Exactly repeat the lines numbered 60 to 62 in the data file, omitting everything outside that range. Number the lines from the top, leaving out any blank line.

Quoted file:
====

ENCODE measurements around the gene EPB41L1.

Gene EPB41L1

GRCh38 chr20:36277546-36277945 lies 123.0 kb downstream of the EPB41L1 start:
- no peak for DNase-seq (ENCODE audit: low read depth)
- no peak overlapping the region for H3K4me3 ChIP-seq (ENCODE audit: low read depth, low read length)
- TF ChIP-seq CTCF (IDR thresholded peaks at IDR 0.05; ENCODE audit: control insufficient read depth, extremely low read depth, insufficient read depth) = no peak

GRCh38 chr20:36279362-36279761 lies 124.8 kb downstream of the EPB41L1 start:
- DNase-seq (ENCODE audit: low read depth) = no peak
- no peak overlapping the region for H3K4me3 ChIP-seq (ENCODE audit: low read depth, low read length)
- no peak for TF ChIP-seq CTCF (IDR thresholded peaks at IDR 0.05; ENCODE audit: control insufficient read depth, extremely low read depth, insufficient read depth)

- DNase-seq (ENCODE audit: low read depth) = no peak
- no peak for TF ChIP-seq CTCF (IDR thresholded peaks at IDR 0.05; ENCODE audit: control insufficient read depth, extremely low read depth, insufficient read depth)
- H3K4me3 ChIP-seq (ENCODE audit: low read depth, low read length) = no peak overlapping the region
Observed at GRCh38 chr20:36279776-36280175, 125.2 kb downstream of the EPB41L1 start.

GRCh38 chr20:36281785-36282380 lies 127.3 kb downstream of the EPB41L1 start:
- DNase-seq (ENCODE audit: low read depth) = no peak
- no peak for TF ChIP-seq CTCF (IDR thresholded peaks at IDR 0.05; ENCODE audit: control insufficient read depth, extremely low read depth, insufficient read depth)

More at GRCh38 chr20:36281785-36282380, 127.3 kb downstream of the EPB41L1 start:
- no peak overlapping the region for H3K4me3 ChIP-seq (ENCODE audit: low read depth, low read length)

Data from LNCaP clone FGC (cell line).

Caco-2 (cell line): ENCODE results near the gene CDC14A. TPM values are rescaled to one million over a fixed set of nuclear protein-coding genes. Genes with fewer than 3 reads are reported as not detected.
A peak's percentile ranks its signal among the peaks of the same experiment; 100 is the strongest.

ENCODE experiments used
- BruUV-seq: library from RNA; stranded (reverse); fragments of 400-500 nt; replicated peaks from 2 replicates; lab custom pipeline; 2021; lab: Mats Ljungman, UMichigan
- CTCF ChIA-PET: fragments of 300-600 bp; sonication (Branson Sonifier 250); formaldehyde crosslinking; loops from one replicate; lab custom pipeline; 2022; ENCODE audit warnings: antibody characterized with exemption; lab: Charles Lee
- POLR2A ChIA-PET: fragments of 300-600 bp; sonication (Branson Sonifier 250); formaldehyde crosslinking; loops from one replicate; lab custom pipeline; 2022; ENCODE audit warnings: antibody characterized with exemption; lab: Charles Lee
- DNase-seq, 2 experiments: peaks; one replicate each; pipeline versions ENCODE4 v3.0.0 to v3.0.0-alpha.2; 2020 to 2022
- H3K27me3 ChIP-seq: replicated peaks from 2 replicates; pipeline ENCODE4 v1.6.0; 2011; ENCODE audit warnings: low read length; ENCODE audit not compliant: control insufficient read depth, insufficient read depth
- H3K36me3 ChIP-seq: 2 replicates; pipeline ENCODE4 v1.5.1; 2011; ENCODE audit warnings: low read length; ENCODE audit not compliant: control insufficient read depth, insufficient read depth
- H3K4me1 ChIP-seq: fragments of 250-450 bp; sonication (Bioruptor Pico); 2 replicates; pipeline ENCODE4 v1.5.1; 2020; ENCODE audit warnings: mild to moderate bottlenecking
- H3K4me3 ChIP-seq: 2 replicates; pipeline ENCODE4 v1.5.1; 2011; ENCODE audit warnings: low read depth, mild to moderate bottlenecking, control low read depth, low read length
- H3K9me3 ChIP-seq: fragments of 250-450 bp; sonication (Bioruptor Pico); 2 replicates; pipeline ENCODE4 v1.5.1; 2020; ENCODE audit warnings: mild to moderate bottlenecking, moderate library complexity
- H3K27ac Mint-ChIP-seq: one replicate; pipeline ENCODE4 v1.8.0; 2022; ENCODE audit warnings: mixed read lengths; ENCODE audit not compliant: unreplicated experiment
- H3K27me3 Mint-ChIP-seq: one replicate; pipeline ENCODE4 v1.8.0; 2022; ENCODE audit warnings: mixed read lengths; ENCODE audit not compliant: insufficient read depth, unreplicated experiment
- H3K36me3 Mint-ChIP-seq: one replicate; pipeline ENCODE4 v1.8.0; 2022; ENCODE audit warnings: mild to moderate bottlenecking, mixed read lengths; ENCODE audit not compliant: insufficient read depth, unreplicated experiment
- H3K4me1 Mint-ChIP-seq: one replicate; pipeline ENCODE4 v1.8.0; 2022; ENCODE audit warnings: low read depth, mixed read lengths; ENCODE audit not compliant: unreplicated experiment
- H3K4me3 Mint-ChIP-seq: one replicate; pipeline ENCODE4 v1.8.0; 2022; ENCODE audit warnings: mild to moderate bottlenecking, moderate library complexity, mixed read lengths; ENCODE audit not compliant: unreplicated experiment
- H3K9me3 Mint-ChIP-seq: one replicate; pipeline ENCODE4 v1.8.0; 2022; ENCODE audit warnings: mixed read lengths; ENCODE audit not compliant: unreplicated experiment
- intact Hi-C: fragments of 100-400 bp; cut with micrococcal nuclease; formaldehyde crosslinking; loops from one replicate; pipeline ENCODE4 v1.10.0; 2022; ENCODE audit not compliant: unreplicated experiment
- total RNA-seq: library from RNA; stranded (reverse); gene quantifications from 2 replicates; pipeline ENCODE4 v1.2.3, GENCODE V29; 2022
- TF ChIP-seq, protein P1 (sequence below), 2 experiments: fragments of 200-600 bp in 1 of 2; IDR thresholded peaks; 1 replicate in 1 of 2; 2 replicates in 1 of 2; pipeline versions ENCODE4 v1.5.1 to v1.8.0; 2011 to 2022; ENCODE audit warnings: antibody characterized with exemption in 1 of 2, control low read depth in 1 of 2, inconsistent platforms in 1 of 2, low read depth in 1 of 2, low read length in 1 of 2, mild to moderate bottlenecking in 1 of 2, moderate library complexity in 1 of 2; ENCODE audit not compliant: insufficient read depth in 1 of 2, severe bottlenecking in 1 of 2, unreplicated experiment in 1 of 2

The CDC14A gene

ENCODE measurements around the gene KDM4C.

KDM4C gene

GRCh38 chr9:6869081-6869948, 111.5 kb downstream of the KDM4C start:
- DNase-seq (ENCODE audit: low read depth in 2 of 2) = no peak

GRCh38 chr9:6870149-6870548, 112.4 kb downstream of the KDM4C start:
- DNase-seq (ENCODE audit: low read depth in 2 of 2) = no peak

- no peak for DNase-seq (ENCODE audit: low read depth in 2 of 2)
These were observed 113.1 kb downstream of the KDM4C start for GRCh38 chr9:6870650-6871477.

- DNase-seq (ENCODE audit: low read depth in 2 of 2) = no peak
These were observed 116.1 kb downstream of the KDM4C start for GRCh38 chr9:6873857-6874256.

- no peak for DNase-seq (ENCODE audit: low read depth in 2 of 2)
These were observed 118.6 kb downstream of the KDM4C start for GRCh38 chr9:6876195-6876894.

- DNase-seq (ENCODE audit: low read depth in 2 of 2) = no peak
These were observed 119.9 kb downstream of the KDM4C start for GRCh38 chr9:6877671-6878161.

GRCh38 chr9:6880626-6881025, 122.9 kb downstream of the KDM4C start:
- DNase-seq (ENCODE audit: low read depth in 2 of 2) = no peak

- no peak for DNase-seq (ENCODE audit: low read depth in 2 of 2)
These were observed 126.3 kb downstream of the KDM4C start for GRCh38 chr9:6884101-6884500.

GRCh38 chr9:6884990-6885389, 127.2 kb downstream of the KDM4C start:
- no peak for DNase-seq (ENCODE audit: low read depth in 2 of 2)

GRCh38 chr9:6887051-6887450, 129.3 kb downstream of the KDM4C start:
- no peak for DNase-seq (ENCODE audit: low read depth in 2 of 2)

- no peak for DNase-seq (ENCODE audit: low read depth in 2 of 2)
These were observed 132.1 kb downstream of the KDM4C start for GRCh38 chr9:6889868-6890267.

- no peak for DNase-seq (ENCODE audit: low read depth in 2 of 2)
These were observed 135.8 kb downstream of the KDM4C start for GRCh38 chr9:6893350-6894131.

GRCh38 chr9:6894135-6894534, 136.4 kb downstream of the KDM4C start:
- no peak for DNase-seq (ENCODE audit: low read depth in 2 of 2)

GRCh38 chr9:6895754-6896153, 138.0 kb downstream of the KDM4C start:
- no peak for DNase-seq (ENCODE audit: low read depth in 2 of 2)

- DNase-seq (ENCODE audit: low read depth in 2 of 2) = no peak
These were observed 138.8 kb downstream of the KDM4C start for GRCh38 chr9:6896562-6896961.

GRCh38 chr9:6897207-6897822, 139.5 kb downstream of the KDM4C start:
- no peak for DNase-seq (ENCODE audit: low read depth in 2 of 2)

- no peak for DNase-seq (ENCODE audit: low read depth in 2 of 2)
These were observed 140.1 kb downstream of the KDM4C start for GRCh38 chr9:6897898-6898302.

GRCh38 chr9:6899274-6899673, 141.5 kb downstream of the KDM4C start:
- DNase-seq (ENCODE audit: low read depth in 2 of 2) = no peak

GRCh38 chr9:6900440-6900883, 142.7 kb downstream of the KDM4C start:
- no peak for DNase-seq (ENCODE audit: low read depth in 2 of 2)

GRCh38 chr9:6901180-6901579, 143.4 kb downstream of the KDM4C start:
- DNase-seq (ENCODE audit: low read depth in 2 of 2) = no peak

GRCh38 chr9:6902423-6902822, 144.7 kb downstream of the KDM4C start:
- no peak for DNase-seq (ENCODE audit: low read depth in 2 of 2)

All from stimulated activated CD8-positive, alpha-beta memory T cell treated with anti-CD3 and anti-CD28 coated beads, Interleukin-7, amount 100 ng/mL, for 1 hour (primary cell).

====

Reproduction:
These were observed 126.3 kb downstream of the KDM4C start for GRCh38 chr9:6884101-6884500.

GRCh38 chr9:6884990-6885389, 127.2 kb downstream of the KDM4C start:
- no peak for DNase-seq (ENCODE audit: low read depth in 2 of 2)